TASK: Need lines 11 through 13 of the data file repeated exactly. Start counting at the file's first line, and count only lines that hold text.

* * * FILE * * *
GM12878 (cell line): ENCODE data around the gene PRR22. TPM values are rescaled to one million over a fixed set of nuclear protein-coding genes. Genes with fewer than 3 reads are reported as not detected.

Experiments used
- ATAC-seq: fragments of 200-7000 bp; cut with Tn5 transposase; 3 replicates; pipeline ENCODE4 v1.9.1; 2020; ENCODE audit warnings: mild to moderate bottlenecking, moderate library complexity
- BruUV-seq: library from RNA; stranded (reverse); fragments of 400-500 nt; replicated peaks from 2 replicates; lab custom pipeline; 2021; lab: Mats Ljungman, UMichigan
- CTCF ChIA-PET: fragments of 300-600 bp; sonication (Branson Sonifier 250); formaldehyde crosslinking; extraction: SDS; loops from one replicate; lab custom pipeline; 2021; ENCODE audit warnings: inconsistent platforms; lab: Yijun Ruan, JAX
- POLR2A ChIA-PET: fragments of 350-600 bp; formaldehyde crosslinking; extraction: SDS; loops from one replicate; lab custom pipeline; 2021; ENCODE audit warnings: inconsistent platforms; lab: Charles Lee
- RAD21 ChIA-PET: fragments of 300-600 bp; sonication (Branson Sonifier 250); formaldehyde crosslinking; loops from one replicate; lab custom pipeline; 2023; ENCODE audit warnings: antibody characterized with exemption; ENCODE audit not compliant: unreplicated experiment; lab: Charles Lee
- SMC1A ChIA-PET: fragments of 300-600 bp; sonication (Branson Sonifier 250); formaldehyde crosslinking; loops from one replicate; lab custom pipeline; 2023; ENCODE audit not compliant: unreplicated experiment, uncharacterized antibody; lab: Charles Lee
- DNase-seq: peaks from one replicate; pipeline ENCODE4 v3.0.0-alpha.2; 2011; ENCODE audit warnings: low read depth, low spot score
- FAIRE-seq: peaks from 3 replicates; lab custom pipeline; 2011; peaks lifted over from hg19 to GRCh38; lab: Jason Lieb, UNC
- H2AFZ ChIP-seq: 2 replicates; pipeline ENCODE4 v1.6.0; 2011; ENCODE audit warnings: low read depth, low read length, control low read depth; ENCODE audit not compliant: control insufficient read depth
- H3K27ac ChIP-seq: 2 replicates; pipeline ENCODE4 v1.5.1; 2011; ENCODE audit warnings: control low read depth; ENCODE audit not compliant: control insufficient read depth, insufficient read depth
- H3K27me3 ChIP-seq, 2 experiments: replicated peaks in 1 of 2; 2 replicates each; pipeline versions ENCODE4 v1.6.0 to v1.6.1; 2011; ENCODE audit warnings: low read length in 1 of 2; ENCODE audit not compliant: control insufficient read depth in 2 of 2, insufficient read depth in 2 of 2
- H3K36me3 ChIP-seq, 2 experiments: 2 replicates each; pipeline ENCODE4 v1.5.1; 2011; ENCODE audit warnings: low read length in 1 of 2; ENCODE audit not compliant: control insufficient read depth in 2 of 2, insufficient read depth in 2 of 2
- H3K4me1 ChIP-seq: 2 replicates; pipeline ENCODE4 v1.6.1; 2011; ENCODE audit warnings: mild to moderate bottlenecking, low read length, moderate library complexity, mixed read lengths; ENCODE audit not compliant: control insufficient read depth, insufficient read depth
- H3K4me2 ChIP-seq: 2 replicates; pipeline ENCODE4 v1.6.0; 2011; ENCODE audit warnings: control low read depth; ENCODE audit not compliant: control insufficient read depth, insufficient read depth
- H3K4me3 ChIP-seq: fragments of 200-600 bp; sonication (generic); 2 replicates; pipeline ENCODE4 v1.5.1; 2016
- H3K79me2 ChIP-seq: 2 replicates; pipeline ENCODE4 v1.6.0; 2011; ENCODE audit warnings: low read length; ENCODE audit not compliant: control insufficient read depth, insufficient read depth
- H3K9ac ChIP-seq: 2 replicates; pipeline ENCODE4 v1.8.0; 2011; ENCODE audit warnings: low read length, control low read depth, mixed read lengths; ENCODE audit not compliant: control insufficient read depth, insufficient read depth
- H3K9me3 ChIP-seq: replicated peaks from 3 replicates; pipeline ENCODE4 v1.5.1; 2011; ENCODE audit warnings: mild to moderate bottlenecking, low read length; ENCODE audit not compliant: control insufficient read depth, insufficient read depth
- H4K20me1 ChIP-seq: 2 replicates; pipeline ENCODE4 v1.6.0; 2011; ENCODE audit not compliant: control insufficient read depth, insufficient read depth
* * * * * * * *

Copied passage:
- H2AFZ ChIP-seq: 2 replicates; pipeline ENCODE4 v1.6.0; 2011; ENCODE audit warnings: low read depth, low read length, control low read depth; ENCODE audit not compliant: control insufficient read depth
- H3K27ac ChIP-seq: 2 replicates; pipeline ENCODE4 v1.5.1; 2011; ENCODE audit warnings: control low read depth; ENCODE audit not compliant: control insufficient read depth, insufficient read depth
- H3K27me3 ChIP-seq, 2 experiments: replicated peaks in 1 of 2; 2 replicates each; pipeline versions ENCODE4 v1.6.0 to v1.6.1; 2011; ENCODE audit warnings: low read length in 1 of 2; ENCODE audit not compliant: control insufficient read depth in 2 of 2, insufficient read depth in 2 of 2